British Prime Minister Rishi Sunak pledges to stop cross-Channel migrants

LONDON: British Prime Minister Rishi Sunak Tuesday pledged to deport illegal migrants within weeks as part of a controversial new plan to stop people illegally crossing the English Channel in small boats.
Sunak was speaking after his Conservative government unveiled its proposals, which he said extended international law amid an outcry from rights campaigners.
More than 45,000 migrants arrived on the coasts of southeast England on small boats last year – a 60% annual increase on a perilous route that has grown in popularity every year since 2018.
Under the bill, which will be retroactive to Tuesday, anyone arriving in the UK illegally will not be able to claim asylum, Sunak told a news conference.
“If you come here illegally, you cannot claim asylum. You cannot benefit from our modern slavery protections. You cannot make false human rights claims and you cannot stay” , did he declare.
“We will detain those who come here illegally and then deport them in weeks, either to their own country if it is safe. Or to a safe third country like Rwanda and once you are deported you will be banned as you are. are in America and Australia to ever return to our country.”
Earlier on Tuesday, Sunak pledged to The Sun newspaper to ‘take back control of our borders once and for all’, echoing a grassroots pledge from campaigners like him who have backed Britain’s divorce from the Union European (EU).
Under the bill, the Minister of the Interior Suella Braverman will be given a new legal obligation to deport all migrants entering illegally, for example across the Channel, overriding their other rights under UK and EU human rights law.
“The current situation is neither moral nor sustainable. It cannot continue,” Sunak added.
“And it’s hugely unfair to those who need our help the most but can’t get it because our asylum system is overwhelmed by those crossing the English Channel illegally,” he said.
Right-winger Braverman told parliament she was ‘convinced that this bill is compatible with international obligations’ – although he admitted in a Daily Telegraph report overnight that he was ‘repelling the limits of international law”.
Rights groups and opposition parties say the plan is unworkable and unfairly scapegoats vulnerable refugees.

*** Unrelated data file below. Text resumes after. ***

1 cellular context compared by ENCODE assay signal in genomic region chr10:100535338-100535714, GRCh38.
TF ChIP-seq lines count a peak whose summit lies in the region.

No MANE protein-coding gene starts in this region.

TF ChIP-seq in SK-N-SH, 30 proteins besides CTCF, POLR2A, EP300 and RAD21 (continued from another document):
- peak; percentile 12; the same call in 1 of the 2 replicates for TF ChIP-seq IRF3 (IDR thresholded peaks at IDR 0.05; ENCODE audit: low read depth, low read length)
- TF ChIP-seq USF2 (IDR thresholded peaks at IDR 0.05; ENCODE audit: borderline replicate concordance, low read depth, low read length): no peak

Christina Marriott, executive director of strategy for the British Red Cross, said the UK would violate international conventions on asylum.
“We wonder if you are fleeing persecution or war, if you are fleeing Afghanistan or Syria and fearing for your life, how are you going to be able to claim asylum in the UK? she told Sky News.
Steve Valdez-Symonds of Amnesty International said it was “chilling to see ministers trying to strip human rights protections for groups of people they have chosen as scapegoats for their own failures”.
“People fleeing persecution and conflict will be irreparably harmed by these proposals,” he said in a statement.
UNHCR, the UN refugee agency, said the plans would amount to a ban on asylum and advocated “more humane” solutions instead.
Nearly 3,000 people have arrived by boat so far this year, often ending up in expensive hotels at taxpayer expense and the backlog of asylum claims now exceeds 160,000.
The new plan would temporarily transfer illegal migrants to disused military barracks and cap the annual number of refugees settled through safe and legal channels.
The government, which is trailing in the opinion polls, has been trying for years to get the issue under control.
He had hoped the threat of a one-way ticket to Rwanda, where migrants would stay if accepted for asylum, would discourage cross-Channel travel.
But that plan, announced by former Prime Minister Boris Johnson last year, was blocked at the last minute by the European Court of Human Rights (ECHR), which is separate from the EU.
It was later upheld by the UK High Court, but remains mired in appeals. No flights to Rwanda have yet taken place.
According to reports on Tuesday, the government could withdraw from the ECHR if the Strasbourg-based tribunal intervenes again in its latest legislation, following what Braverman called its “opaque” ruling on Rwanda.
Sunak added that illegal migration was a “shared challenge” with European allies and that countries on the continent were considering new laws and measures to deal with it.
He said a recent agreement with the French has resulted in increased beach patrols and “meaningful and better cooperation and collaboration between our teams”.

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